What Is The Right Way To Build The Donor File?
A standard strategy issue for direct mail programs that are experiencing lethargy in donor acquisition is the use/non-use of Premiums. Perhaps the more pertinent question today may not be whether or not they should be used, but rather where might they be used strategically to help bolster both short term gain and sustainable donor base growth.
Premiums, Standard Appeals, and Involvement Packages usually have pros and cons that apply to both acquisition and donor renewal appeals. And the issue has both short and long term implications.
We define premiums as up-front premiums, little giveaways that assist in or actually drive the “ask” in a direct mail package. Examples include address labels, note cards, calendars, decals or bookmarks.
Front-end premiums frequently generate higher response rates. Sometimes the uptick in response can be significant, in some rare cases even perhaps generating immediate net profits in an acquisition. Back-end premiums sent after the donor has made a gift, do work well for certain applications. For example, they often serve as a reward for joining a monthly giving program, or a new giving level. A donor achieving a certain milestone in lifetime giving can receive a memento of this achievement and be willing to give once again in the same campaign year.
The back-end premium, which has a higher perceived value than a front-end premium, can promote the mission of the organization and help develop an emotional bond between the donor and the organization.
There are risks associated with premium-based direct mail fundraising. Specifically:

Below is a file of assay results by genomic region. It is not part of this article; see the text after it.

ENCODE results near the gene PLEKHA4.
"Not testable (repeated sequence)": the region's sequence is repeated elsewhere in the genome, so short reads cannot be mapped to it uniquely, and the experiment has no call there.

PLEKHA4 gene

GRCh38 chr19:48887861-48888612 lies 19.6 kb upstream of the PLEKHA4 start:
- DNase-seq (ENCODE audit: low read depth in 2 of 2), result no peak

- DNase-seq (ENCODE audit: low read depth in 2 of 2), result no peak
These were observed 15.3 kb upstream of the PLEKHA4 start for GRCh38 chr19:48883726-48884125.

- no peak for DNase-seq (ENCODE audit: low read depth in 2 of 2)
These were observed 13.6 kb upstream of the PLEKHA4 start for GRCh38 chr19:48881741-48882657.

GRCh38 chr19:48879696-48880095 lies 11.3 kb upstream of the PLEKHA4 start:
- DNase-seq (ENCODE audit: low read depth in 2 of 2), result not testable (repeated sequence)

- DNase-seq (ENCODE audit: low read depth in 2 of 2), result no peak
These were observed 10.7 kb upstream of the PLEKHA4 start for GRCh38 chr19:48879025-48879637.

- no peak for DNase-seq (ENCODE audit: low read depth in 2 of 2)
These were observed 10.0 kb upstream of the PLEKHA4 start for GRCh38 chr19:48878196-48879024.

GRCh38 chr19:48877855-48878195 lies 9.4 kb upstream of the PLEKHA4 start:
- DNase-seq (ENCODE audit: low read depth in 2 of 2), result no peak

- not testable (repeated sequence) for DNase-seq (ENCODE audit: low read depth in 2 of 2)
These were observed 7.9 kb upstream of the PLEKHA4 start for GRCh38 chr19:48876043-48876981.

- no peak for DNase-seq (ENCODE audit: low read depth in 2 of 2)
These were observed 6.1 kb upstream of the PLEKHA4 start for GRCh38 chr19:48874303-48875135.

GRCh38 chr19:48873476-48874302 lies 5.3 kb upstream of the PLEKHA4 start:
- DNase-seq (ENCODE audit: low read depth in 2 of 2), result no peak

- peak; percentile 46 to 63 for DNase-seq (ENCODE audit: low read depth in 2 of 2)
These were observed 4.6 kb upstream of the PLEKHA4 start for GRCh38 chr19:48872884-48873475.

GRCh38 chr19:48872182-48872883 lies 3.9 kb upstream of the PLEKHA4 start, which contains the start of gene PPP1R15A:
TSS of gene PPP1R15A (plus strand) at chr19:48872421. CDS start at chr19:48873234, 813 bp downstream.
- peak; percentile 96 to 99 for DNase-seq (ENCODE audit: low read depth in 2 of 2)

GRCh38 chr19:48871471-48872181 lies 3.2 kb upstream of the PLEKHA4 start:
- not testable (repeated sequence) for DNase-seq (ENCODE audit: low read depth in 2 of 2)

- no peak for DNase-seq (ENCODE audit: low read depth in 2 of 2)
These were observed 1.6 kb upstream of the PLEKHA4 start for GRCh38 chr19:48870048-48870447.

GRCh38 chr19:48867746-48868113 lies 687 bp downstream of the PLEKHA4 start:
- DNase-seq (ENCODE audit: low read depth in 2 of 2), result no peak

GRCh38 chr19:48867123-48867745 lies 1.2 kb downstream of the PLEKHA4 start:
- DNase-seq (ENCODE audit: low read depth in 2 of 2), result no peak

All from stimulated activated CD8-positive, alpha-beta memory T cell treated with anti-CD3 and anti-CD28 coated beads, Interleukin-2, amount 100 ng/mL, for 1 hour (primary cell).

1. The donor/prospects may not be sold on the mission when they respond; rather they view their support more in a transactional mode.
2. The premium donor can be less apt to give again within the subsequent six months, and may never give again if the same technique used to acquire the “gift” is not utilized to renew their support.
3. Premiums and other direct mail packages that achieve results via concepts other than communicating the mission frequently achieve “false positive” results. Good initial response rates may cloak unacceptable renewals. Premium donor income streams can be profitable and extremely important. But they will not and should not be expected to perform in a predictable manner similar to donors that have become fully engaged in the mission.
4. The method used in obtaining a gift must be used in the process of renewing support. If this is not done, usually what happens is the number of donors begins to decline, then gift frequency, and finally, income. Premiums are usually “habit-forming.” Once you use them, there is a very high likelihood you’ll need to continue using them in the future to sustain the income stream from responders. This is entirely acceptable – but only if the income stream can be profitably sustained.
5. There are a growing number of direct mail donors who do not approve of non-profits using their funds to dabble in gimmicky fundraising. Be sure to select the proper premium, one that has a perceived value to the recipient, and one that “runs out,” needing replenishing; leading to a renewal package with a new supply. This is why name/address labels have been so successful over the years. After some time, your donor may “need” more, and be inclined to give again when you send a new supply.